Back in the 1950s it can be argued that the richest man in the world was a Texas oilman named Sid Richardson, the bachelor uncle of today's ultra-rich Bass Brothers. You though they made that money all by themselves? Richardson made his fortune from West Texas crude and he owned a refinery in Midland, Texas. One day, a crane operator working on construction at the refinery swung the boom of his crane around and smashed into one of the catalytic cracking towers, knocking the tower clean over. There was a massive oil spill, the kind we'd really worry about today. But this was back in the days when DDT was good and oil spills didn’t matter so much. Still, the accident did cause more than $1 million in damage, and since the refinery was self-insured, that million came straight from Sid Richardson's pocket. When the catalytic cracking tower was knocked over, everyone had to come have a look, including Richardson. And when they had all shaken their heads and pointed at the destruction, Richardson finally said it was time to get back to work and he sent the crane operator back up to the cab of his crane.
"You can't send him back to work on that crane!" the refinery manager shouted to Richardson. "The guy can't be trusted."
"Believe me," said Richardson, "he's not going to make that mistake again."
There is a lesson here for all of us, because -- just like that crane operator -- stressful experiences eventually teach the rest of us lessons, too. But unlike that crane operator, it usually takes us two times to figure things out.
That’s what Professor Vernon L. Smith learned decades ago in economics experiments conducted at the University of Arizona -- experiments that earned Smith the Nobel Prize in Economics in 2006. Smith conducted real money experiments with groups of students. The students in their buying and selling of assets somehow inevitably created an asset bubble that eventually collapse. Given another try the same group created a second bubble that also collapsed. But given a third try, the same group consistently showed it had learned its lesson and no more bubbles were created.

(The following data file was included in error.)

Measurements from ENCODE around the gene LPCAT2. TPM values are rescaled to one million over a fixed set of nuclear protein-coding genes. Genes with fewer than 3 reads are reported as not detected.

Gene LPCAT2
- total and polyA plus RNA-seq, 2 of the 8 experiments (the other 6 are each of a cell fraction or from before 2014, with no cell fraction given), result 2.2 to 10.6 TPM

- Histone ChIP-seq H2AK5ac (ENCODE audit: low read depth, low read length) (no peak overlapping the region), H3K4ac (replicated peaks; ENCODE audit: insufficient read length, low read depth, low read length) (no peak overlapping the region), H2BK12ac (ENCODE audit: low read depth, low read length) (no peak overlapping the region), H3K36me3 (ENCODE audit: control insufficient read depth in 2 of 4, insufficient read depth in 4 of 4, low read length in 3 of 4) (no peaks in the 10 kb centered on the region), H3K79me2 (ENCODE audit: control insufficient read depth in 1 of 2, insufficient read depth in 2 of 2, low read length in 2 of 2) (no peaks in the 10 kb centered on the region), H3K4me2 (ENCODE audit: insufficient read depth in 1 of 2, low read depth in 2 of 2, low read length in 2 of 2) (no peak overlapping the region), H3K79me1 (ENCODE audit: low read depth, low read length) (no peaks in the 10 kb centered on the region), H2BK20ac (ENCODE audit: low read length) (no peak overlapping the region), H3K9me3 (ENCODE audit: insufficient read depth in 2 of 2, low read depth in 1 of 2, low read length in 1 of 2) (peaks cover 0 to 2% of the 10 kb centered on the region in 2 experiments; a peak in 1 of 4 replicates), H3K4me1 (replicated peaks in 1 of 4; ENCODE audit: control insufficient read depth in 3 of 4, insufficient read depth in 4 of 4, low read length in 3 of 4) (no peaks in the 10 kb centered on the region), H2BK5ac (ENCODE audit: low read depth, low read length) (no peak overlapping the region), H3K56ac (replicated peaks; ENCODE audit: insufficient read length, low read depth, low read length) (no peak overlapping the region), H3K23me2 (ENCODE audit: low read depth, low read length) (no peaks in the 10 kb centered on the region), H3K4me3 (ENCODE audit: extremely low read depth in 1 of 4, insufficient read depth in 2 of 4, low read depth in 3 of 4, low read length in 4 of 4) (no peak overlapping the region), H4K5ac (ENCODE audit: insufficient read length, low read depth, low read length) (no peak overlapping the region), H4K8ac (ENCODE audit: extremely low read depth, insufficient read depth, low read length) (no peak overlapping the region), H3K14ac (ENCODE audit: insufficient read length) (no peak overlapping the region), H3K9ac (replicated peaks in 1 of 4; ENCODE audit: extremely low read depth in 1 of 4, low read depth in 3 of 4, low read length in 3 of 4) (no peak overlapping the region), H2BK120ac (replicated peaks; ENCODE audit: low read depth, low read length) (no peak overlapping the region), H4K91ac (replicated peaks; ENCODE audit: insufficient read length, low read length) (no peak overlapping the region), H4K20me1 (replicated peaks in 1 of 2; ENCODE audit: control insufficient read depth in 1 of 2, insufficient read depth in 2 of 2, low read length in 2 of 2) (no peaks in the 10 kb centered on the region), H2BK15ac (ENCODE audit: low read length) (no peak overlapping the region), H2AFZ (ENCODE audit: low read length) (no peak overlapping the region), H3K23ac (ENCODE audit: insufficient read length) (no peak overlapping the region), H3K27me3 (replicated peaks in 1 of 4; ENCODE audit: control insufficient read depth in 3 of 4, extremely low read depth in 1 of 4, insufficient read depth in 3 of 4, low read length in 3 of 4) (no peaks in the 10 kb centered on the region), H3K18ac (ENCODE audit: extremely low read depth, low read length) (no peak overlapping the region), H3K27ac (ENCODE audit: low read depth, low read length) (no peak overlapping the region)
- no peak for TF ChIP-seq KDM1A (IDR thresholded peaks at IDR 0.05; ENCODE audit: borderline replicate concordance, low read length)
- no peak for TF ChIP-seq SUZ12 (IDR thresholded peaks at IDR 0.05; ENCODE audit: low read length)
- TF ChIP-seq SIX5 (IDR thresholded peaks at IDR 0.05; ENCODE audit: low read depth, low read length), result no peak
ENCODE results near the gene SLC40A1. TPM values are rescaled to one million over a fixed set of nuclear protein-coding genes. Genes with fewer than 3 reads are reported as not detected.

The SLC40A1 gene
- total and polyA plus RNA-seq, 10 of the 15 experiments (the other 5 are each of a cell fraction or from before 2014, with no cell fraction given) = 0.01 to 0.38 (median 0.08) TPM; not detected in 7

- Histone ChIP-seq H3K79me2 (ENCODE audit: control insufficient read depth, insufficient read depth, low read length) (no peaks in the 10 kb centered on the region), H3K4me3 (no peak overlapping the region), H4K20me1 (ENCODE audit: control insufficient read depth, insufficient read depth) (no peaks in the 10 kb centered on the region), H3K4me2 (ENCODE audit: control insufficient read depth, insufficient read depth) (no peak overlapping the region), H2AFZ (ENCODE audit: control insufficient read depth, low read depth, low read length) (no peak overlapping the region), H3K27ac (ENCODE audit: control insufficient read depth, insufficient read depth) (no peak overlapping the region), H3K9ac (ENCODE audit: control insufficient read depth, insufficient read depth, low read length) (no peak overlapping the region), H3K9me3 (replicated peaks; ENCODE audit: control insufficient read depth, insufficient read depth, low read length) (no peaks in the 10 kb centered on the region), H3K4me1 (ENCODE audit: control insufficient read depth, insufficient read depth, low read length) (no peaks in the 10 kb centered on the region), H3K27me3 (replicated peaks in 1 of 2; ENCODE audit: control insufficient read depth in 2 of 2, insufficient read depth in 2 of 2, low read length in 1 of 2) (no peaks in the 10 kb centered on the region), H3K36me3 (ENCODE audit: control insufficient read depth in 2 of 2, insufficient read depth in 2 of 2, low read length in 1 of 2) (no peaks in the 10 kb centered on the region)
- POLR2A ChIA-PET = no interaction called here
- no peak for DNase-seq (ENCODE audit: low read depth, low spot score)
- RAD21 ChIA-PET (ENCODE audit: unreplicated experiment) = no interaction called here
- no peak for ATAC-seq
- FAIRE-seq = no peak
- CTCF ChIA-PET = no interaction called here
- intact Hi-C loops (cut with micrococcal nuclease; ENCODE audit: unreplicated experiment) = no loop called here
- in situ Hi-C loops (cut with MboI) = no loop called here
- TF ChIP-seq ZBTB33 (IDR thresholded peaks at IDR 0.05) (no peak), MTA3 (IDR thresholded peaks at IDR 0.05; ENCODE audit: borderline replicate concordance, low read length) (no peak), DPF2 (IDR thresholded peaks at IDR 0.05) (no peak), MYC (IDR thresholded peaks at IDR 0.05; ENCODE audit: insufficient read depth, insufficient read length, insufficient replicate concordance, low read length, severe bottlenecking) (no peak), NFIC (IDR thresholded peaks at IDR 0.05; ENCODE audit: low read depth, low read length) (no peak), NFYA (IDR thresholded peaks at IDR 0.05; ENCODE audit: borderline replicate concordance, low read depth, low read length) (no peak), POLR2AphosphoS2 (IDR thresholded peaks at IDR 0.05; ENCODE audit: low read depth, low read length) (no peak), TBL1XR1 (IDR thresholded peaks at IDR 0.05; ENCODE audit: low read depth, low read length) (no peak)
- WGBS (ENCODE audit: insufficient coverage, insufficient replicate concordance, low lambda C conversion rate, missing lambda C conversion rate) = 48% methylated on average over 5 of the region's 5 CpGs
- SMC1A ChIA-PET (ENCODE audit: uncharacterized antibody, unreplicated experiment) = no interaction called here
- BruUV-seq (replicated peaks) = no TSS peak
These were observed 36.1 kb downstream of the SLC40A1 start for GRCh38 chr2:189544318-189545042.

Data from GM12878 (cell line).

Third time is the charm, as my Grandma Pearl liked to say.
And so this three-strikes-and-you're-out (of danger) apparently works in real life. That explains why American savers and investors suffered through the Florida Land Bubble collapse in 1925 followed by the Wall Street stock bubble crash of 1929 and the consequent bank panic of 1933 then that same group assiduously avoided repeating any of those behaviors on a similar scale for the next 50+ years.
We had bubbles and we had recessions, but we had no huge bubbles and no depressions.
The Great Depression turned Americans, who had not been savers in the 1920s, into savers for the rest of their lives. Then what Depression gave us generational transitions and Reaganomics took away so savings rates began to drop in the late 1980s just as the Gipper was on his way back to Santa Barbara.
What this means for today is that our generation has experienced the 1990s dot-com bubble and its pop, the 2000’s housing bubble and ITS pop, and now the Great Recession. We’re in our third time and likely due our own bit of subsequent wisdom as a result.
The irony here, of course, is that while we credit the SEC and FDIC and maybe World War II for saving us from the Great Depression, it may have been that we were simply fed-up.
And whatever Bernanke, Dodd, Geithner, and Obama finally do to reform the current U. S. financial system may matter less to our future prosperity than the painful lessons we’ve been learning as a people. It’s us, not them. We’ll make the pols look good for a few decades until enough time passes and the cycle of boom and bust starts all over again, as it inevitably will.
But until then, like Sid Richardson’s crane operator, our generation -- and ONLY our generation -- has probably learned our lesson: we aren’t going to do that again.
Robert X. Cringely is Adam Smith’s sidekick. The 12th employee of Apple Computer,
Cringely has been making or writing about high-tech history since 1977. He was field editor at InfoWorld, a computer industry trade
paper, from 1987-95. His
best-selling book Accidental Empires: How
the Boys of Silicon Valley Make their Millions, Battle Foreign Competition and
Still Can’t Get a Date was published in 18 languages. His PBS documentaries, including Triumph of the Nerds and Nerds 2.01: A Brief History of the Internet,
have been shown in more than 60 countries. A blogger since 1997, he has 300,000
weekly Internet readers and more than a million words in print. A former
columnist for Worth and Inc magazines, Cringely has written for Forbes, NewsWeek, MIT Technology
Review, the New York Times and
many other publications. The
companies he has helped to start have a market cap in excess of $500 billion.